Men's roles on the front line
Dogfights in the air
- A 'dogfight' meant that pilots would have a battle in the air with enemy aircraft.
- The first fighter planes were only equipped with machine guns which were fixed onto the top wing.
- 'Aces' were pilots credited with striking down at least five enemy planes in combat.
- The British Distinguished Flying Cross was available to those pilots who had managed to shoot down at least eight enemy planes.
World War One pilots flew in aircraft made of wood, wire and cloth. Their planes flew slowly and sometimes crashed.
Pilots sat in open 'cockpits,' wearing thick coats, gloves and helmets to keep warm. They had no parachutes because it was thought that parachutes would encourage pilots to 'give up' rather than keep on fighting. The parachutes at the time were very heavy and it was feared that they would stop aircraft being able to take off!Dogfights and aces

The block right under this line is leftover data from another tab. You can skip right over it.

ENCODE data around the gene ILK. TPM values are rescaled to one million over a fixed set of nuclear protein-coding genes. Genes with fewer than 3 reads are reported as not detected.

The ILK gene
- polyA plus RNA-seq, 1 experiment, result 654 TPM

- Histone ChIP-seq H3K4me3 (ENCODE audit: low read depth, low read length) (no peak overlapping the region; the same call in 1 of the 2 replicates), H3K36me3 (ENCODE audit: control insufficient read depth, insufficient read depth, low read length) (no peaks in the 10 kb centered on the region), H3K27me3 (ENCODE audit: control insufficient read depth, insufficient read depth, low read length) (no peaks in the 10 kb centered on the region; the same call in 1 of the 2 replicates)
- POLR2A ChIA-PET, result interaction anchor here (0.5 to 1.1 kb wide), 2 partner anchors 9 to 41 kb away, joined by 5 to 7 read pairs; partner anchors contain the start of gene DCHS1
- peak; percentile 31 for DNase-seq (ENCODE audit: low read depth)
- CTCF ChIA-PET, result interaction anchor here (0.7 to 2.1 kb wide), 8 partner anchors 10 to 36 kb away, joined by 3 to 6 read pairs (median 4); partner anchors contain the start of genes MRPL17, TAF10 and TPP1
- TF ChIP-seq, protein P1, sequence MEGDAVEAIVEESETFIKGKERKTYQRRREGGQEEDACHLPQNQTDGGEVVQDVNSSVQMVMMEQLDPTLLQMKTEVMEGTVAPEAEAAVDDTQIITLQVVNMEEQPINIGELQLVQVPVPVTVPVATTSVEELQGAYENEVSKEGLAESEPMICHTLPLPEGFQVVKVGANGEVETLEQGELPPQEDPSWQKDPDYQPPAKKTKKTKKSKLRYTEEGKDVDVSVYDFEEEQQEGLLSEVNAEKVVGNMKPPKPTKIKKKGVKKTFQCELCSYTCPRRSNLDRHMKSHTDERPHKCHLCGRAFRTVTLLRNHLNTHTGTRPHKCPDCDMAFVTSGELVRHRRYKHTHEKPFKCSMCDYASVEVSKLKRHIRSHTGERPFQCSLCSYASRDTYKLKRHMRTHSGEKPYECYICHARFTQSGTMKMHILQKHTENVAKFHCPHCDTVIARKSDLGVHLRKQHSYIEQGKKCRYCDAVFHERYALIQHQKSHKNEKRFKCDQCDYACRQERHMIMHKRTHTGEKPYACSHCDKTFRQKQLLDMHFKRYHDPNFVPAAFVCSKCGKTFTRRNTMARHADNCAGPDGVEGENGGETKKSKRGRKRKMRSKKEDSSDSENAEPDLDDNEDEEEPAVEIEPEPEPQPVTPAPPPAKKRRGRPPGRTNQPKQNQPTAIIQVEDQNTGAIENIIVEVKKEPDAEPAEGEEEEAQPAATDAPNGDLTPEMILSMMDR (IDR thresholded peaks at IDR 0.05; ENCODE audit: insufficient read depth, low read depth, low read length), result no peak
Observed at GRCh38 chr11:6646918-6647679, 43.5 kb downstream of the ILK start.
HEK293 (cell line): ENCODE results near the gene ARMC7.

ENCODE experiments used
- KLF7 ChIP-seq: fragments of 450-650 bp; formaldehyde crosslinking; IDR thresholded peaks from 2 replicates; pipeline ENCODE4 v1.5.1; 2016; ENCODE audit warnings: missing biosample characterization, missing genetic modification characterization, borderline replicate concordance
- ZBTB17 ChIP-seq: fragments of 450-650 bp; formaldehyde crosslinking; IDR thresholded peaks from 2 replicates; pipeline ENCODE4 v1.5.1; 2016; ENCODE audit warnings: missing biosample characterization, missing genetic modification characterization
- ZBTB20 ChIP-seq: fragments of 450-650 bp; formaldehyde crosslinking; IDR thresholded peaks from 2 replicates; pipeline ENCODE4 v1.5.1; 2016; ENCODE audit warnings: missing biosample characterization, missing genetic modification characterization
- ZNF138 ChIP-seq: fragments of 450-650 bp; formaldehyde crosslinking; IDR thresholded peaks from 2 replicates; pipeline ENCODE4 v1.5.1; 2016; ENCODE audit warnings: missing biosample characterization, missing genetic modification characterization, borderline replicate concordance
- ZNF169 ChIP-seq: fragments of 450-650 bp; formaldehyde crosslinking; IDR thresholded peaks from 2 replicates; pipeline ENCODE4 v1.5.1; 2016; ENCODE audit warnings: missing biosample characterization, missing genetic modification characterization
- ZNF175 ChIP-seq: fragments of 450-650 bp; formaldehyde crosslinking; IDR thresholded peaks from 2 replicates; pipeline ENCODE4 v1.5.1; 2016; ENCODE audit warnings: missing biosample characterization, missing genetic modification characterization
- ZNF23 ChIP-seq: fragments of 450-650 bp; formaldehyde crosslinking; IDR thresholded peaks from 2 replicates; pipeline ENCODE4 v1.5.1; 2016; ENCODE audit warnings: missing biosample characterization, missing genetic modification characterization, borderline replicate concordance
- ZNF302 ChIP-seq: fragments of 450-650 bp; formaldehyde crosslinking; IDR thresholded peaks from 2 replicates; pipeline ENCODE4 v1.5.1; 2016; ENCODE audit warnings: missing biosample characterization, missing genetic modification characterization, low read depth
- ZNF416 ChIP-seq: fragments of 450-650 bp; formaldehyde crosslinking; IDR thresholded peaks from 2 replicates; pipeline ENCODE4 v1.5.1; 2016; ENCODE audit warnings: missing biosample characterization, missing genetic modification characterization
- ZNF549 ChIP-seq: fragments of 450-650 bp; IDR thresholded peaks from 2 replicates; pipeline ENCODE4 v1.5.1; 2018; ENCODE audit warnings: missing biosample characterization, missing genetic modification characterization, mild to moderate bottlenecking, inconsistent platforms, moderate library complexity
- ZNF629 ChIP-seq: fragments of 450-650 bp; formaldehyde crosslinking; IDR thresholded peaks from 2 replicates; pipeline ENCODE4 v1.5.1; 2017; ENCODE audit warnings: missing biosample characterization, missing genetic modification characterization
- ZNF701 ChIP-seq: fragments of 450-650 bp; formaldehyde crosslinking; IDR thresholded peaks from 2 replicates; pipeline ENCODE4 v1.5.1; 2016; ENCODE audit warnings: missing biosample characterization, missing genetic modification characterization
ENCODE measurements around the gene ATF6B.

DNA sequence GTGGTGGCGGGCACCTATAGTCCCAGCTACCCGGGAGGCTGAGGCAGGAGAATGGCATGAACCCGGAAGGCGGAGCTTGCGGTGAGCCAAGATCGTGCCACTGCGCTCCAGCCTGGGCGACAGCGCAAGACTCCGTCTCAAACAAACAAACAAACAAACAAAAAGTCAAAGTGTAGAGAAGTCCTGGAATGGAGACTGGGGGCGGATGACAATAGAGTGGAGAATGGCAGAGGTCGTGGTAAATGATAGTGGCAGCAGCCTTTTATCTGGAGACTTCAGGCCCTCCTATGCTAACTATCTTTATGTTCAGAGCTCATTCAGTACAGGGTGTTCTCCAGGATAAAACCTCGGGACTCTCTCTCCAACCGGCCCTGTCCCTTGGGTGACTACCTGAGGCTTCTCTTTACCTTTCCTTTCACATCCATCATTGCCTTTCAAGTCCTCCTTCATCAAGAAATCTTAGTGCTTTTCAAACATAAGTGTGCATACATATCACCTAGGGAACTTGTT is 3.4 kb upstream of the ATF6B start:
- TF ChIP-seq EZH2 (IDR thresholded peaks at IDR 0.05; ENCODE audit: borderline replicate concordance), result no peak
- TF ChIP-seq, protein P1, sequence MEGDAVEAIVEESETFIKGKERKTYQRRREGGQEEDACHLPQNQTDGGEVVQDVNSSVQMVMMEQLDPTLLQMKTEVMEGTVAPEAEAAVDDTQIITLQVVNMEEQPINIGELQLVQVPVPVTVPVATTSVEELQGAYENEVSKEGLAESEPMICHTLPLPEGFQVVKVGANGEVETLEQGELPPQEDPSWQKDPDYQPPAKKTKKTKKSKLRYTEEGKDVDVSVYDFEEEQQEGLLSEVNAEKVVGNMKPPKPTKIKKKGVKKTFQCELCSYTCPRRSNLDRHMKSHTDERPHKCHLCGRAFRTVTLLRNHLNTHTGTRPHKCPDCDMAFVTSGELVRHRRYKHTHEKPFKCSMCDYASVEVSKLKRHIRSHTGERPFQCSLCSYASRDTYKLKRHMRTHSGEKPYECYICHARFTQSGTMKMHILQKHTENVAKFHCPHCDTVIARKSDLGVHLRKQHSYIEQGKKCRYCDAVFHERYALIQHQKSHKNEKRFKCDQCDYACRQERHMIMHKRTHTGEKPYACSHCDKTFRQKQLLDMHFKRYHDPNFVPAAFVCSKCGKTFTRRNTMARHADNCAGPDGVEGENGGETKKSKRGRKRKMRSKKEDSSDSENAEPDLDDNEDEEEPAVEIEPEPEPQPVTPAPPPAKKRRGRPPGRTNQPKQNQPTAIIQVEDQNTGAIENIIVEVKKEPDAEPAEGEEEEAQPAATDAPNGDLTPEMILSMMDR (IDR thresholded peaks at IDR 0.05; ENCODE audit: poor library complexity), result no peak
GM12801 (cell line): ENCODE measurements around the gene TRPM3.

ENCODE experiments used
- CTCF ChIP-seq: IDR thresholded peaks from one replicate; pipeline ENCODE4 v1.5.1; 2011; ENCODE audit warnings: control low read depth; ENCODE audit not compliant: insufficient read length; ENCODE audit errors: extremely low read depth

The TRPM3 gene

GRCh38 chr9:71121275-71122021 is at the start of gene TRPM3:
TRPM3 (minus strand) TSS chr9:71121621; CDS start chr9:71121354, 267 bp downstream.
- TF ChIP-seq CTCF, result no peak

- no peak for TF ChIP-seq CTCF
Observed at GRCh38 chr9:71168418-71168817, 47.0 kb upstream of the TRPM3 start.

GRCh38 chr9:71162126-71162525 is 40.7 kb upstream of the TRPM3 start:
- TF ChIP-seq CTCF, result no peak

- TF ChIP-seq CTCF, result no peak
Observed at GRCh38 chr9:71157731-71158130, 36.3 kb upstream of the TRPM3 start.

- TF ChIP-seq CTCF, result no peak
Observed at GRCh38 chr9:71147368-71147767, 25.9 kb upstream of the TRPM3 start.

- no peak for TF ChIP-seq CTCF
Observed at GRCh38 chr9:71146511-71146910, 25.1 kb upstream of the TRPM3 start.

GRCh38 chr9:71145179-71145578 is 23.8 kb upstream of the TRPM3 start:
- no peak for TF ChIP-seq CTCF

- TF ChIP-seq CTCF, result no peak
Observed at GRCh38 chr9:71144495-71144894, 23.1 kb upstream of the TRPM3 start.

Because using aircraft in war was quite a new idea, pilots originally belonged to the Army's Royal Flying Corps or the Royal Naval Air Service.
Air battles became known as 'dogfights' and the top fighter pilots were 'aces'. Early fighter aircraft had only two seats, with a man sitting in the rear controlling the guns. Dogfights were extremely difficult because the pilot would have to dodge other enemy aircraft while listening to the gunner telling him where to fly.
In 1918, the Royal Flying Corps and the Royal Naval Air Service joined forces to become the Royal Air Force.
Teachers' notes and classroom ideas looking at men's roles on the front line during World War One.